Why are routes in the OSPF routing table on an S series switch in the inactive state

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A policy that filters all OSPF routes may be configured in an OSPF process. As a result, all routes in the OSPF routing table are in the inactive state.

Other related questions:
Why is an OSPF route on an S series switch in the Invalid Adv state
Question: Why is an OSPF route in the Invalid Adv state? Answer: After you run the display ip routing-table x.x.x.x verbose command on an S series switch supporting OSPF to check information about a specified route, you may find that Invalid Adv is displayed in the State field. Possible causes are as follows: A route with a smaller preference value, for example, a directly connected route, exists. The route is filtered out based on a filter policy. A sham link is configured on the outbound interface.

Why cannot an OSPF route contained in the LSDB/LSA be queried in the routing table on an S series switch
Question: Why cannot an OSPF route contained in the LSDB/LSA be queried in the routing table? Answer: Perform the following operations on the S series switch to solve the problem. Check whether the IP address is valid. Check whether the forwarding address is known and reachable. Check whether the route aggregation or route import is correct. Check whether a different mask or IP address is used in P2P connection. Check whether the advertise route list is configured. Check whether the connection with the backbone area is proper. Check whether OSPF is enabled on the secondary IP address instead of the primary IP address.

Commands for checking OSPF routing table faults on S series switches
You can run the following commands on an S series switch supporting OSPF to check information about OSPF routing table faults: display ospf peer The command output displays information about an OSPF neighbor. display ospf routing The command output displays OSPF routing table entries. display ospf lsdb The command output displays information about an LSDB of OSPF.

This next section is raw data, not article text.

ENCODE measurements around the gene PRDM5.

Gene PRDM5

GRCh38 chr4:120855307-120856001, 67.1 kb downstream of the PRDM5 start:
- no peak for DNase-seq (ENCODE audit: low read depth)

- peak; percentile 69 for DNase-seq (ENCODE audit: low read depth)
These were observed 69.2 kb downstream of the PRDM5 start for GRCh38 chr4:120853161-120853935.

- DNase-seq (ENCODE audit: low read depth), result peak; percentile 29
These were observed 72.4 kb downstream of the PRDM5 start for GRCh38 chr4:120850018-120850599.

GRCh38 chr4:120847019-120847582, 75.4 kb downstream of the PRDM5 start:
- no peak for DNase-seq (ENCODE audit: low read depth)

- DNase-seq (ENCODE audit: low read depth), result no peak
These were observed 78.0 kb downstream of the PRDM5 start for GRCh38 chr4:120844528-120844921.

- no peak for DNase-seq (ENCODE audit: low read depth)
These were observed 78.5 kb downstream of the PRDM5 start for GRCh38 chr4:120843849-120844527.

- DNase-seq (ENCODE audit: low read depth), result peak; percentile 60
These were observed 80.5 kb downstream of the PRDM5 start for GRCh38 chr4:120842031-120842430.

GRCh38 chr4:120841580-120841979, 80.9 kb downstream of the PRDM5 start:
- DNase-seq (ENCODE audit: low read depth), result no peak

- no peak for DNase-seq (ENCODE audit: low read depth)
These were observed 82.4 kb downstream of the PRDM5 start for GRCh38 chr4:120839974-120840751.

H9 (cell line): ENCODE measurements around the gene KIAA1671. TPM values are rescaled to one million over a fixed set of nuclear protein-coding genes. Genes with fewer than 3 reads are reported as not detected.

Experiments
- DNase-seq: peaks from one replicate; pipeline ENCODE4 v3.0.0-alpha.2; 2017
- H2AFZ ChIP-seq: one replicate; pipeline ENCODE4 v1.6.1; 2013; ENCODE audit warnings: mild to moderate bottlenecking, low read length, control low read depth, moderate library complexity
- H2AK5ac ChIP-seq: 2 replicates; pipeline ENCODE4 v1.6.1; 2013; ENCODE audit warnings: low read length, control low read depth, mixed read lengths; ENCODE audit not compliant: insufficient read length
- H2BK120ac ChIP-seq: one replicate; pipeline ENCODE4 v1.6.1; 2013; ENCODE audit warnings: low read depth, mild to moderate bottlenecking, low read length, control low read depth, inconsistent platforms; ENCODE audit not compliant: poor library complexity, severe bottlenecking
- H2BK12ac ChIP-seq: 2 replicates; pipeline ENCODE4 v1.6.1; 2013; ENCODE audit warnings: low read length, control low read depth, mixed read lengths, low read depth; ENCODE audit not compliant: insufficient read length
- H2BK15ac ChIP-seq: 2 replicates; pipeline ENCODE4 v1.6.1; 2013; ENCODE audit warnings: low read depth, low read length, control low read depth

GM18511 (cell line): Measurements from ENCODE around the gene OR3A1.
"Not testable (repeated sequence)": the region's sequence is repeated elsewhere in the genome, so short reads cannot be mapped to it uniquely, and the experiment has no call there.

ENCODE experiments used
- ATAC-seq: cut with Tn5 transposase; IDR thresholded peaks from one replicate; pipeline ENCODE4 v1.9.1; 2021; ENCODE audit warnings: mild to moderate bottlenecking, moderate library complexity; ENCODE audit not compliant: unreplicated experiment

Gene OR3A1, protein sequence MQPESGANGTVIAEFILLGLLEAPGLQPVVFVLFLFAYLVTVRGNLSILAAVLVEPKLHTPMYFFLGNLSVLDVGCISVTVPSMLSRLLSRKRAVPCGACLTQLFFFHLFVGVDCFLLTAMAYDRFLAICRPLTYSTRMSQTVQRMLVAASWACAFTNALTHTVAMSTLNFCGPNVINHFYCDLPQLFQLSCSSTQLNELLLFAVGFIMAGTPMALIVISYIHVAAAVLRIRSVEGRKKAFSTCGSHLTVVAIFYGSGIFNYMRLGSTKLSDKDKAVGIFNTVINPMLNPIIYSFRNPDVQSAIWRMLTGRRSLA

Why cannot an OSPF route that exists in the LSDB be found in the routing table
Perform the following steps to solve this problem: Check whether the IP address is valid. Check whether the forwarding address is known and reachable. Check whether the routes are summarized or redistributed correctly. Check whether different masks or IP addresses are used in the Peer-to-peer (P2P) connection. Check whether route lists are advertised. Check whether the backbone area is disconnected. Check whether OSPF is enabled on the secondary address but not on the primary address. Parent topic: IP Routing

Why configure OSPF route tag on S series switches
For S series switches supporting OSPF, the OSPF router tag is applied to VPNs and prevents loops of Type 5 LSAs in CE dual-homing networking. If the tag of a received Type 5 LSA is the same as the router tag of OSPF on a PE, the PE neglects this LSA when calculating routes. When a CE is connected to two PEs, PE1 generates a Type 5 LSA based on the imported BGP route and sends the LSA to the CE, and the CE forwards the LSA to PE2. The OSPF route takes precedence over the BGP route, so PE2 replaces the BGP route with the OSPF route. As a result, a loop occurs. If the route tag is configured on a PE, when the PE receives an LSA with the same route tag as its own route tag, it neglects this LSA, avoiding loops. By default, the route tag is calculated using the BGP AS number. If BGP is not configured, the route tag is 0. In OSPF public network instances, router tags cannot be used to prevent loops but can be used as a filtering condition in a policy. When setting the router tag of ASE-LSAs and NSSA-LSAs, not the following: The route-tag command is used in the OSPF multi-instance scenario. The default tag command is used in the OSPF public network instance scenario. The import-route tag command can be used in either of the preceding scenarios.

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